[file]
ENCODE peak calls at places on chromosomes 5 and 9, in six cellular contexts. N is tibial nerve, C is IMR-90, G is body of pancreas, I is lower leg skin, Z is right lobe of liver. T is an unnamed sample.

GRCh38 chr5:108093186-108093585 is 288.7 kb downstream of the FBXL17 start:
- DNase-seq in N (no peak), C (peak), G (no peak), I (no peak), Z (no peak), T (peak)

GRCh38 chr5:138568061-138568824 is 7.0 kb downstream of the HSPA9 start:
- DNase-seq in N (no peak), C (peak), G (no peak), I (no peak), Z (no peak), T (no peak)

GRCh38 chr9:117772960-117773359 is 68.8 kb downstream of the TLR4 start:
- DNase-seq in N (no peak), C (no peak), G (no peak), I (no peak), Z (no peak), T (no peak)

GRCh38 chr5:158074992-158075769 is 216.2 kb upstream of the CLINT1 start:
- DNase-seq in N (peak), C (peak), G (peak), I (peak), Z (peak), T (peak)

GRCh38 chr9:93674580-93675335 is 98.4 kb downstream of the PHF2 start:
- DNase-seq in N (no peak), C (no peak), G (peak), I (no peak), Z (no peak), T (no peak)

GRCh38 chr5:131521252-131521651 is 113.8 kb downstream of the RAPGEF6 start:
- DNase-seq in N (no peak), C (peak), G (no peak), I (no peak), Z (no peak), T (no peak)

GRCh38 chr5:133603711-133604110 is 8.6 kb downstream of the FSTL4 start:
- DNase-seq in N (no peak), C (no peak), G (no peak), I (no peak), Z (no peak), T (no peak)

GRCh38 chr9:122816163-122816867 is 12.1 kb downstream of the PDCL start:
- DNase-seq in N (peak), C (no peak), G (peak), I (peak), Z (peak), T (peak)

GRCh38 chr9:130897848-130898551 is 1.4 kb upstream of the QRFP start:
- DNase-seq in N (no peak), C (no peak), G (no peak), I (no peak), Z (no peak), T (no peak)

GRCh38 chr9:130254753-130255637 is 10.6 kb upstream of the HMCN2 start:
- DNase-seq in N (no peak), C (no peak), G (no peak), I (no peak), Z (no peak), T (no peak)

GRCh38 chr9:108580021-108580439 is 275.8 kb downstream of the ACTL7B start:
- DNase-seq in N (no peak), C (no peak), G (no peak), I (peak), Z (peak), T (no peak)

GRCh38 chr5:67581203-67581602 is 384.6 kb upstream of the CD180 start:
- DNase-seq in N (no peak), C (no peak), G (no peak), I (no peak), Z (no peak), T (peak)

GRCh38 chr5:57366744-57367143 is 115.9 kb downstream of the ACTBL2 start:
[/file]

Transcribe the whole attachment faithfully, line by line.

ENCODE peak calls at places on chromosomes 5 and 9, in six cellular contexts. N is tibial nerve, C is IMR-90, G is body of pancreas, I is lower leg skin, Z is right lobe of liver. T is an unnamed sample.

GRCh38 chr5:108093186-108093585 is 288.7 kb downstream of the FBXL17 start:
- DNase-seq in N (no peak), C (peak), G (no peak), I (no peak), Z (no peak), T (peak)

GRCh38 chr5:138568061-138568824 is 7.0 kb downstream of the HSPA9 start:
- DNase-seq in N (no peak), C (peak), G (no peak), I (no peak), Z (no peak), T (no peak)

GRCh38 chr9:117772960-117773359 is 68.8 kb downstream of the TLR4 start:
- DNase-seq in N (no peak), C (no peak), G (no peak), I (no peak), Z (no peak), T (no peak)

GRCh38 chr5:158074992-158075769 is 216.2 kb upstream of the CLINT1 start:
- DNase-seq in N (peak), C (peak), G (peak), I (peak), Z (peak), T (peak)

GRCh38 chr9:93674580-93675335 is 98.4 kb downstream of the PHF2 start:
- DNase-seq in N (no peak), C (no peak), G (peak), I (no peak), Z (no peak), T (no peak)

GRCh38 chr5:131521252-131521651 is 113.8 kb downstream of the RAPGEF6 start:
- DNase-seq in N (no peak), C (peak), G (no peak), I (no peak), Z (no peak), T (no peak)

GRCh38 chr5:133603711-133604110 is 8.6 kb downstream of the FSTL4 start:
- DNase-seq in N (no peak), C (no peak), G (no peak), I (no peak), Z (no peak), T (no peak)

GRCh38 chr9:122816163-122816867 is 12.1 kb downstream of the PDCL start:
- DNase-seq in N (peak), C (no peak), G (peak), I (peak), Z (peak), T (peak)

GRCh38 chr9:130897848-130898551 is 1.4 kb upstream of the QRFP start:
- DNase-seq in N (no peak), C (no peak), G (no peak), I (no peak), Z (no peak), T (no peak)

GRCh38 chr9:130254753-130255637 is 10.6 kb upstream of the HMCN2 start:
- DNase-seq in N (no peak), C (no peak), G (no peak), I (no peak), Z (no peak), T (no peak)

GRCh38 chr9:108580021-108580439 is 275.8 kb downstream of the ACTL7B start:
- DNase-seq in N (no peak), C (no peak), G (no peak), I (peak), Z (peak), T (no peak)

GRCh38 chr5:67581203-67581602 is 384.6 kb upstream of the CD180 start:
- DNase-seq in N (no peak), C (no peak), G (no peak), I (no peak), Z (no peak), T (peak)

GRCh38 chr5:57366744-57367143 is 115.9 kb downstream of the ACTBL2 start: